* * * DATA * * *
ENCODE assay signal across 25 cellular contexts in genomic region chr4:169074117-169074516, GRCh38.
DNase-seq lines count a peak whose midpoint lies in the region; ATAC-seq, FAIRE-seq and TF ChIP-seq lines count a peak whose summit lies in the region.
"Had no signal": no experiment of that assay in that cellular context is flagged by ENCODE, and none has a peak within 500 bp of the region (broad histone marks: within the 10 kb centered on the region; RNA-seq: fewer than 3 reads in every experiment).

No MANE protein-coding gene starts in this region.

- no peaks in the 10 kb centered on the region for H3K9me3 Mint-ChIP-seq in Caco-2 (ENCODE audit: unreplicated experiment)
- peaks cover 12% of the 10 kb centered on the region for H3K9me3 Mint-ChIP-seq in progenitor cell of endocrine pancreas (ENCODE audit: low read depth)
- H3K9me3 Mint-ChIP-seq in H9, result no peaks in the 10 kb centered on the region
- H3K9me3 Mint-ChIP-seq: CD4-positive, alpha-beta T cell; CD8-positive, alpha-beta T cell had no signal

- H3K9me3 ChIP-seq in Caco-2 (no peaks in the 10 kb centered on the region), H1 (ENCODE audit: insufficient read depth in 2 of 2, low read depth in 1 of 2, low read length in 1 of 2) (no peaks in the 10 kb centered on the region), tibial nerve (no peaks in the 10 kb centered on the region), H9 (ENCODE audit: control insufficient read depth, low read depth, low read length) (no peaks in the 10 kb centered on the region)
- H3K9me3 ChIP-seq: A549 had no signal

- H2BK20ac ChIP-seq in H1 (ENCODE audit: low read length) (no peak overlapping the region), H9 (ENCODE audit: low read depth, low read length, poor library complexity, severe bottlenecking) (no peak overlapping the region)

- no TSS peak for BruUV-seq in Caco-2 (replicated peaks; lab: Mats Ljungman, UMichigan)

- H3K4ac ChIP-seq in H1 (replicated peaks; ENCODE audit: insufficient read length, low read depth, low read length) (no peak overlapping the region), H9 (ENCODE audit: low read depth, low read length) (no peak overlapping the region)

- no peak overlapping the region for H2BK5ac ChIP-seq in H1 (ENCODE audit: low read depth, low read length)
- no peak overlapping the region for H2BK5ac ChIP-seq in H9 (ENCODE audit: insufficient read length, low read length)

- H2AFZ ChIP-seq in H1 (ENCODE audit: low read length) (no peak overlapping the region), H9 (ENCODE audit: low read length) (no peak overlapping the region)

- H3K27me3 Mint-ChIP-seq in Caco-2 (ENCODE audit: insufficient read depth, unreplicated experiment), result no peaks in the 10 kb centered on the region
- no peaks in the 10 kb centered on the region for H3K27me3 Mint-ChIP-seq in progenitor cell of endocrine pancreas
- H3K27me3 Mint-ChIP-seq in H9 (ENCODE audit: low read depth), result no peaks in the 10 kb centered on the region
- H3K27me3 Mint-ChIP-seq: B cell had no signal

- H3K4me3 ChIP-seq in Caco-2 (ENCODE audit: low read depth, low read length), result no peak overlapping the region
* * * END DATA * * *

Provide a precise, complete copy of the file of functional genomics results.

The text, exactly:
ENCODE assay signal across 25 cellular contexts in genomic region chr4:169074117-169074516, GRCh38.
DNase-seq lines count a peak whose midpoint lies in the region; ATAC-seq, FAIRE-seq and TF ChIP-seq lines count a peak whose summit lies in the region.
"Had no signal": no experiment of that assay in that cellular context is flagged by ENCODE, and none has a peak within 500 bp of the region (broad histone marks: within the 10 kb centered on the region; RNA-seq: fewer than 3 reads in every experiment).

No MANE protein-coding gene starts in this region.

- no peaks in the 10 kb centered on the region for H3K9me3 Mint-ChIP-seq in Caco-2 (ENCODE audit: unreplicated experiment)
- peaks cover 12% of the 10 kb centered on the region for H3K9me3 Mint-ChIP-seq in progenitor cell of endocrine pancreas (ENCODE audit: low read depth)
- H3K9me3 Mint-ChIP-seq in H9, result no peaks in the 10 kb centered on the region
- H3K9me3 Mint-ChIP-seq: CD4-positive, alpha-beta T cell; CD8-positive, alpha-beta T cell had no signal

- H3K9me3 ChIP-seq in Caco-2 (no peaks in the 10 kb centered on the region), H1 (ENCODE audit: insufficient read depth in 2 of 2, low read depth in 1 of 2, low read length in 1 of 2) (no peaks in the 10 kb centered on the region), tibial nerve (no peaks in the 10 kb centered on the region), H9 (ENCODE audit: control insufficient read depth, low read depth, low read length) (no peaks in the 10 kb centered on the region)
- H3K9me3 ChIP-seq: A549 had no signal

- H2BK20ac ChIP-seq in H1 (ENCODE audit: low read length) (no peak overlapping the region), H9 (ENCODE audit: low read depth, low read length, poor library complexity, severe bottlenecking) (no peak overlapping the region)

- no TSS peak for BruUV-seq in Caco-2 (replicated peaks; lab: Mats Ljungman, UMichigan)

- H3K4ac ChIP-seq in H1 (replicated peaks; ENCODE audit: insufficient read length, low read depth, low read length) (no peak overlapping the region), H9 (ENCODE audit: low read depth, low read length) (no peak overlapping the region)

- no peak overlapping the region for H2BK5ac ChIP-seq in H1 (ENCODE audit: low read depth, low read length)
- no peak overlapping the region for H2BK5ac ChIP-seq in H9 (ENCODE audit: insufficient read length, low read length)

- H2AFZ ChIP-seq in H1 (ENCODE audit: low read length) (no peak overlapping the region), H9 (ENCODE audit: low read length) (no peak overlapping the region)

- H3K27me3 Mint-ChIP-seq in Caco-2 (ENCODE audit: insufficient read depth, unreplicated experiment), result no peaks in the 10 kb centered on the region
- no peaks in the 10 kb centered on the region for H3K27me3 Mint-ChIP-seq in progenitor cell of endocrine pancreas
- H3K27me3 Mint-ChIP-seq in H9 (ENCODE audit: low read depth), result no peaks in the 10 kb centered on the region
- H3K27me3 Mint-ChIP-seq: B cell had no signal

- H3K4me3 ChIP-seq in Caco-2 (ENCODE audit: low read depth, low read length), result no peak overlapping the region